The State Department said Seventh Day Adventists have complained that their observance of a Saturday Sabbath in Jamaica caused them to be discriminated against by some employers, despite a “flexi-work week” law passed by Parliament in 2014 that gave employees the right to negotiate working hours.

Jamaican Rastafarians said elements of their religious observances, such as wearing dreadlocks and smoking marijuana, continued to “present barriers in employment and professional advancement,” according to the report.

It noted that local media outlets provided a forum for religious debate, open to participants from all religious groups, adding that the U.S. embassy officers met with government officials and religious groups, including Christians, Muslims, Jews and Rastafarians.

The U.S. Department of State said discrimination on the basis of religion is prohibited in Belize, but added that a dispute over church representation in the senate caused a division among evangelical Protestants, leading to the formation of the National Evangelical Association (NEA) as an offshoot of the Belize Association of Evangelical Churches (AEC).

“As the NEA was not officially recognized by the government, it could not contribute to the choice of church representation in the senate,” the State Department reported.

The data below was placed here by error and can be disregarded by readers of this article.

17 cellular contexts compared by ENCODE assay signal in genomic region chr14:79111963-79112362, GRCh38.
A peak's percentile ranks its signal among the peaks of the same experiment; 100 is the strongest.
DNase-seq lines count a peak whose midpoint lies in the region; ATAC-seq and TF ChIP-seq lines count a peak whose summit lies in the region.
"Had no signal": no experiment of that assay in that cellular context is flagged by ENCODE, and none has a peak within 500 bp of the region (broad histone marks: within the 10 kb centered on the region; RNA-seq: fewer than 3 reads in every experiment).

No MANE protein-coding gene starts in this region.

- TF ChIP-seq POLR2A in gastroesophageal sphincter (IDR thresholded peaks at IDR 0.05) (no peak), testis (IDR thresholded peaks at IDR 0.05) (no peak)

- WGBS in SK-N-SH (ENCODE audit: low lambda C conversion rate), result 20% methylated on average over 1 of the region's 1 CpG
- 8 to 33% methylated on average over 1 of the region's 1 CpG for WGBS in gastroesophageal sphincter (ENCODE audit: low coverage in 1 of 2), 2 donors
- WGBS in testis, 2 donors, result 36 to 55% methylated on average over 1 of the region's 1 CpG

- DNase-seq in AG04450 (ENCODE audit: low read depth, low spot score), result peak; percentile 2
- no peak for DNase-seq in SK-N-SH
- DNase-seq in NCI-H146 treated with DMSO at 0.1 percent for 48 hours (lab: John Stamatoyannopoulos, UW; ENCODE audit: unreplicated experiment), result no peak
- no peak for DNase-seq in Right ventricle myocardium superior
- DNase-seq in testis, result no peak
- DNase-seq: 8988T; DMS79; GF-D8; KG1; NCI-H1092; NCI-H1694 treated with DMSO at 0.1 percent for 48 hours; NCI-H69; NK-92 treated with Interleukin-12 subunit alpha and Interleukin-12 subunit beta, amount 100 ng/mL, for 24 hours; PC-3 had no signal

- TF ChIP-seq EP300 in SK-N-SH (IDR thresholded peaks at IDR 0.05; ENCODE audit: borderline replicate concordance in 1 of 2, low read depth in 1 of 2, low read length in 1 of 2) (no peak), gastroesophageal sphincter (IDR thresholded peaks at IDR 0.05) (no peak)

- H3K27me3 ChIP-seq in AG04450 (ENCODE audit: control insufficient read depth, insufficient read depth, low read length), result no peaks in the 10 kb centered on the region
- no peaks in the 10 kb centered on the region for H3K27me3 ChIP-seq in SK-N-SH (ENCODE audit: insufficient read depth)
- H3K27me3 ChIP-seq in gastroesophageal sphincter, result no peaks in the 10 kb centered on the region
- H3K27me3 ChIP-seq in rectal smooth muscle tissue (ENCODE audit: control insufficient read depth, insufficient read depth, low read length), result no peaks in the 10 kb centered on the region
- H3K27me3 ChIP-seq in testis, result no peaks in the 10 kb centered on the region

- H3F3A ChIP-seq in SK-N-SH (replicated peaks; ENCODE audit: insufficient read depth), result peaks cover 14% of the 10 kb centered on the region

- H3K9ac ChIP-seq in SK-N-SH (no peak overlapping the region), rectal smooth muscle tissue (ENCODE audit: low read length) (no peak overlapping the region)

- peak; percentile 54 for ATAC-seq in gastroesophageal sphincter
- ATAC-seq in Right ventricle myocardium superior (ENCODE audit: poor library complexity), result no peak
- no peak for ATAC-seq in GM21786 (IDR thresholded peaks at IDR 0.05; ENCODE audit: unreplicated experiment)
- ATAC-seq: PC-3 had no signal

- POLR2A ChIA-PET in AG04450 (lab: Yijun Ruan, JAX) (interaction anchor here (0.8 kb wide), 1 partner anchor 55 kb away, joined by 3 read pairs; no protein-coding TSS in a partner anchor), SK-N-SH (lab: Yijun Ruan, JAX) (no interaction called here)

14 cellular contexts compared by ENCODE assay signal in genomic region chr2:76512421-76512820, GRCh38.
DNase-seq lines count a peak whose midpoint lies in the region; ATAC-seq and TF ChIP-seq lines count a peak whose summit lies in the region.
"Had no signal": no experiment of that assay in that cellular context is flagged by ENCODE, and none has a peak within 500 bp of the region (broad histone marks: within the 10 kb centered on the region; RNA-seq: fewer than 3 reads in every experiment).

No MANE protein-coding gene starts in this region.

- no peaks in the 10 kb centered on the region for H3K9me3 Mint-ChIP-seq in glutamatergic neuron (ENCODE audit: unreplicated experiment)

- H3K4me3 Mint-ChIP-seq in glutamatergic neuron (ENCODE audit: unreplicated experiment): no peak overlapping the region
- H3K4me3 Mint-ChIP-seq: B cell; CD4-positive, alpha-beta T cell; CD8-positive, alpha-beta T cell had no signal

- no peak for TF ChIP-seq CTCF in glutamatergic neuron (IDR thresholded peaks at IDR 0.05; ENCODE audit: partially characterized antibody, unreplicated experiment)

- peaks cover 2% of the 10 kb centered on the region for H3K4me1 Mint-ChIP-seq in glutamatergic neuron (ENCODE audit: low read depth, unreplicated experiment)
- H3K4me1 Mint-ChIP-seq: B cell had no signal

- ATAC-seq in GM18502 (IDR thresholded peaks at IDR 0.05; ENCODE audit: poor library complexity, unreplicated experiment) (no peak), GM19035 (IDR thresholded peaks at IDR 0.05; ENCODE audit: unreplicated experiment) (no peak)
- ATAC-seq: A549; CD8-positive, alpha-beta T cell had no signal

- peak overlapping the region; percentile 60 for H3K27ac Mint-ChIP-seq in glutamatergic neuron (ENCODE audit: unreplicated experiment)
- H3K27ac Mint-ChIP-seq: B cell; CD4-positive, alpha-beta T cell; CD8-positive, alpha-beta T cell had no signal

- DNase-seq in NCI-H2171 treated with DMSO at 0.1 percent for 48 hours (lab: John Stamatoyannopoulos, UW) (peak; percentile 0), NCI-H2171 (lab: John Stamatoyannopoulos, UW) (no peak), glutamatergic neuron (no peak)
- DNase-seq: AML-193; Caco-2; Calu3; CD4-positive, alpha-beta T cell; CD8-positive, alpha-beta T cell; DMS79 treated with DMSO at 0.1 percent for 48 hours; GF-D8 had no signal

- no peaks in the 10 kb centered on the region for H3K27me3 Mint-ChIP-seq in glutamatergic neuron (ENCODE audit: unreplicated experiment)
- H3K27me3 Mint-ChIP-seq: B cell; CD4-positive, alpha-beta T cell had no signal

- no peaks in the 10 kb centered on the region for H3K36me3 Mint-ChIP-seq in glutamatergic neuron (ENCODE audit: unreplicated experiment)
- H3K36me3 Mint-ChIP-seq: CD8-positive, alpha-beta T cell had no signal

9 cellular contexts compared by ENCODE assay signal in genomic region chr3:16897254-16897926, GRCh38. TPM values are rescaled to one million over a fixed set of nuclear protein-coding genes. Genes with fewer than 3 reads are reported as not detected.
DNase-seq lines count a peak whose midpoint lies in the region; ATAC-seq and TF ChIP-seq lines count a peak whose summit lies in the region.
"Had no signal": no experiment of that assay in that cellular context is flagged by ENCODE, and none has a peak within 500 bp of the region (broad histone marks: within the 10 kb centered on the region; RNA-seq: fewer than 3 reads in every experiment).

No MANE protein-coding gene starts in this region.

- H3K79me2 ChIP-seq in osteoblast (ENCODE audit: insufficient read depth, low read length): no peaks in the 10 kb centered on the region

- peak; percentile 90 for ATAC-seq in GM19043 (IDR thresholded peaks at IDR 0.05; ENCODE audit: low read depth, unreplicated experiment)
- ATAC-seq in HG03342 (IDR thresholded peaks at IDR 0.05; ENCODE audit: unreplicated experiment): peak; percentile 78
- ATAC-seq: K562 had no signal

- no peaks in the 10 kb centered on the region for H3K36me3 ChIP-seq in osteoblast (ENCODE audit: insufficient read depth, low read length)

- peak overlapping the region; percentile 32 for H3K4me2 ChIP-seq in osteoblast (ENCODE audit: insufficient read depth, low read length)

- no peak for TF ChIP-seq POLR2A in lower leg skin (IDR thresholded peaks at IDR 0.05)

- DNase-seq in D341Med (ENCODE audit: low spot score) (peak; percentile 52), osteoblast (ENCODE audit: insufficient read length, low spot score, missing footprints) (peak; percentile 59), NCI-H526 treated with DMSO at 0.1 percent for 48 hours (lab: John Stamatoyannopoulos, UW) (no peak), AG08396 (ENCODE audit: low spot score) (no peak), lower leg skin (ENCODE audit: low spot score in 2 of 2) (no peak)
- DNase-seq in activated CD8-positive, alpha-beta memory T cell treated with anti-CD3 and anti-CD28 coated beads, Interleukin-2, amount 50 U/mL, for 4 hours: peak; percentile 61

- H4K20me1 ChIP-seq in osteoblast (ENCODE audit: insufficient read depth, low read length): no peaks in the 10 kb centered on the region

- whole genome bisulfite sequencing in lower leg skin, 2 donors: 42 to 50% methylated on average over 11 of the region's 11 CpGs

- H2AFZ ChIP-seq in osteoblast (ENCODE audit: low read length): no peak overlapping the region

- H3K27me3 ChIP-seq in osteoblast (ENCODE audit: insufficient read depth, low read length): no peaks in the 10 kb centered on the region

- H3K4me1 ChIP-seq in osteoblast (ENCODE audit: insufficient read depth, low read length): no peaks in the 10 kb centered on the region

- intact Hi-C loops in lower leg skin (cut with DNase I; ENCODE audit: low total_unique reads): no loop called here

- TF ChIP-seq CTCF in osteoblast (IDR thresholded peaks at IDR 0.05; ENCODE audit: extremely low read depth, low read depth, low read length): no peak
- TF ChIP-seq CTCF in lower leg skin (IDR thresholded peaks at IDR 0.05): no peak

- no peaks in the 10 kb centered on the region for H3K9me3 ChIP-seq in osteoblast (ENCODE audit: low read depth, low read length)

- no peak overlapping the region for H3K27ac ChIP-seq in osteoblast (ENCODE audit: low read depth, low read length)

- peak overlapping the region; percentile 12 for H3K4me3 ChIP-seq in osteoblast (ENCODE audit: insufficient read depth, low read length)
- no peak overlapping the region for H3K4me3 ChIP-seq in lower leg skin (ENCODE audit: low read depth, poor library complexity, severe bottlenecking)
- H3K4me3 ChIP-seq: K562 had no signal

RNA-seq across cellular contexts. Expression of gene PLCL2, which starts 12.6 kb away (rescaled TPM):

It said a Christian non-governmental organization (NGO) continued to manage the only prison in the country, “which uses religion as the basis of prisoner rehabilitation.” Additionally, the State Department said leaders in the Council of Churches in Belize reported certain evangelical Protestant pastors “acted irresponsibly in radio and television broadcasts” by attacking religious leaders who supported an August Supreme Court ruling that found parts of the criminal code criminalizing consensual same-sex activities unconstitutional.

The State Department lamented that the Surinamese government provided “limited subsidies” to a number of elementary and secondary schools established and managed by various religious groups.

The report stated that the Ministry of Education in Suriname reiterated government policy, “which prohibits the practice or teaching of religion in public schools.”


In Antigua and Barbuda, the report stated that Rastafarians “continued to express concern that government practices, including the prohibition of marijuana use, required vaccination for entry to public schools and headdress restrictions, negatively impacted their religious activities and convictions.

“They also reported being subjected to undue scrutiny at security checkpoints,” stated the report, also underscoring alleged religious intolerance and unfair treatment of Rastafarians in a number of other islands.

The Organization for Rastafarians in Unity (ORU) in St. Kitts and Nevis said Rastafarians “continued to experience discrimination in school enrollment and in celebrating their religious holidays,” according to the report.